The Democrats’ expansive elections and voting bill is all but certain to be rejected in a key Senate test vote.
The action Tuesday is expected to provide a dramatic example of Republicans’ use of the filibuster to block legislation.
It's also forcing hard questions for Democrats over next steps.
Backers of the For the People bill see it as the civil rights issue of the era, and they say it's needed to protect voting rights as states impose restrictive new laws.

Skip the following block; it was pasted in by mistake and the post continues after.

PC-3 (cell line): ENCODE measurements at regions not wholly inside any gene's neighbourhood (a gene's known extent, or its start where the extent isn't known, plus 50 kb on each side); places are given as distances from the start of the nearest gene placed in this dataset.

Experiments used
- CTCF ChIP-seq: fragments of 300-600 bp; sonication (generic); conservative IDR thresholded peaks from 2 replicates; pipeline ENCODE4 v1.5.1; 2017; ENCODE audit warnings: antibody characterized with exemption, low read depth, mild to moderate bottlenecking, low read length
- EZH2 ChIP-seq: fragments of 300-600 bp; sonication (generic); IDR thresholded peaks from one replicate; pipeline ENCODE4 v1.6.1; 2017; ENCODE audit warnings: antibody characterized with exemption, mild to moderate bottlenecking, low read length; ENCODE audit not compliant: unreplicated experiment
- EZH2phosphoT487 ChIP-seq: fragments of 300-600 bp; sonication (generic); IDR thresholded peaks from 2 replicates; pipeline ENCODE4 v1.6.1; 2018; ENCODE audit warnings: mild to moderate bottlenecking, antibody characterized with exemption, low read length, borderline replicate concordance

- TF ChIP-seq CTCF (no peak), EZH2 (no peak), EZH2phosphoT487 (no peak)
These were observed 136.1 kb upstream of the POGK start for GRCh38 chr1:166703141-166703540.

In the evenly split Senate, Republicans are united in opposition — meaning it will be difficult for Democrats to find bipartisan support for the bill, which will need 60 votes to overcome the filibuster and begin debate.
Sen. Joe Manchin, the West Virginia delegate who is perhaps the most moderate of the Democratic caucus, remained a holdout on Monday evening. Last week, he proposed changes to the bill — provisions that included a national voter ID requirement and dropping proposed public financing of campaigns.
While those changes were lauded by the White House as a "step forward," it did little to bring Republicans on board.